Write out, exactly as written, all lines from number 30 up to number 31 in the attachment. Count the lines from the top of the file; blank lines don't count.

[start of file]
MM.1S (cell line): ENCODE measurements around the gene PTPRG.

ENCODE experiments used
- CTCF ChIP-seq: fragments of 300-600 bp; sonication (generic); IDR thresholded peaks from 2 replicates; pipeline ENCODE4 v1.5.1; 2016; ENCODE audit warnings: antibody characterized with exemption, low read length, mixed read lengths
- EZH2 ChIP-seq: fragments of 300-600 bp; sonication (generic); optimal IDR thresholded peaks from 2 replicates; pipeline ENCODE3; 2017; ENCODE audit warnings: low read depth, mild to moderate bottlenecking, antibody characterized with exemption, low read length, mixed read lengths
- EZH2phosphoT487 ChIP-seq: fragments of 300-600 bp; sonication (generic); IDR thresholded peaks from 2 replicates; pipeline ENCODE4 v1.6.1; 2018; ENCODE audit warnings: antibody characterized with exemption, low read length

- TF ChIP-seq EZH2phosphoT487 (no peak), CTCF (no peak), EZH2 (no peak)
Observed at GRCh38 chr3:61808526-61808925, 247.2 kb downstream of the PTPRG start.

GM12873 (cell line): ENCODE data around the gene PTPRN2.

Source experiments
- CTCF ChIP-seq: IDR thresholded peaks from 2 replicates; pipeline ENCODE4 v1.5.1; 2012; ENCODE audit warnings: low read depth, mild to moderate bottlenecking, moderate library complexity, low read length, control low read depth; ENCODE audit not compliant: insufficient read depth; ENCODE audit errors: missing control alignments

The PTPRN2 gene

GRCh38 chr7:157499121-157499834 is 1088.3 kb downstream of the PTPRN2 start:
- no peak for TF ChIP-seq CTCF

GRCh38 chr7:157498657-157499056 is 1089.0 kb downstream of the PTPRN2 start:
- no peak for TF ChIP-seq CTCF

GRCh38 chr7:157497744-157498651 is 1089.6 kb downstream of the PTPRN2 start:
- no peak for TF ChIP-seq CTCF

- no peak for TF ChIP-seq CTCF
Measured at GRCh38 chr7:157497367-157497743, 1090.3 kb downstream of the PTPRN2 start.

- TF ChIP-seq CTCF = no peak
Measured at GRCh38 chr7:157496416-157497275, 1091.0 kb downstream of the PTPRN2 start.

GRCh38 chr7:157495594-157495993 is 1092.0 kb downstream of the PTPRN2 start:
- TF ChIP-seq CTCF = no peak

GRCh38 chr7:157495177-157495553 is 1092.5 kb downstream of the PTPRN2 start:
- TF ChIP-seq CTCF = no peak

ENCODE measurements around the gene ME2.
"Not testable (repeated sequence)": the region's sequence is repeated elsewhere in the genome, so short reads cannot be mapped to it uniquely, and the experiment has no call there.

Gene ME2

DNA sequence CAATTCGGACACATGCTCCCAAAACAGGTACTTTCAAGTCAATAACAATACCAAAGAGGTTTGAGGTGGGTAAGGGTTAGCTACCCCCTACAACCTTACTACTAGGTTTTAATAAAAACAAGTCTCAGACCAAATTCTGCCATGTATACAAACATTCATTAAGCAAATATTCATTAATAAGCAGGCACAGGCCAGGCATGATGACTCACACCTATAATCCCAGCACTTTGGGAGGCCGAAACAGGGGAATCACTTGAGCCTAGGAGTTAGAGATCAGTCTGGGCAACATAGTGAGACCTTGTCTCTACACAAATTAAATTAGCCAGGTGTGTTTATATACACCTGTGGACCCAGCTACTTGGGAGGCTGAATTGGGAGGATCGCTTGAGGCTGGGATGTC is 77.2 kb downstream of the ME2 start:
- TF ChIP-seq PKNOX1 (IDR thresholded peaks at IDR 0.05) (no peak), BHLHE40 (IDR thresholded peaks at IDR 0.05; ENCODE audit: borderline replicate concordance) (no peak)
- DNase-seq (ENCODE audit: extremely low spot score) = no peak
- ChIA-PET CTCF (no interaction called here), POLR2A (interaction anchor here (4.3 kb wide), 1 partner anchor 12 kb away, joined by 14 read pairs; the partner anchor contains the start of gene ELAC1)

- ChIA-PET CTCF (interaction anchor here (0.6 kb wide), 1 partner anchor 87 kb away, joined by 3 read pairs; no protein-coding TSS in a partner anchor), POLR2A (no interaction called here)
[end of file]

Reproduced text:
- TF ChIP-seq PKNOX1 (IDR thresholded peaks at IDR 0.05) (no peak), BHLHE40 (IDR thresholded peaks at IDR 0.05; ENCODE audit: borderline replicate concordance) (no peak)
- DNase-seq (ENCODE audit: extremely low spot score) = no peak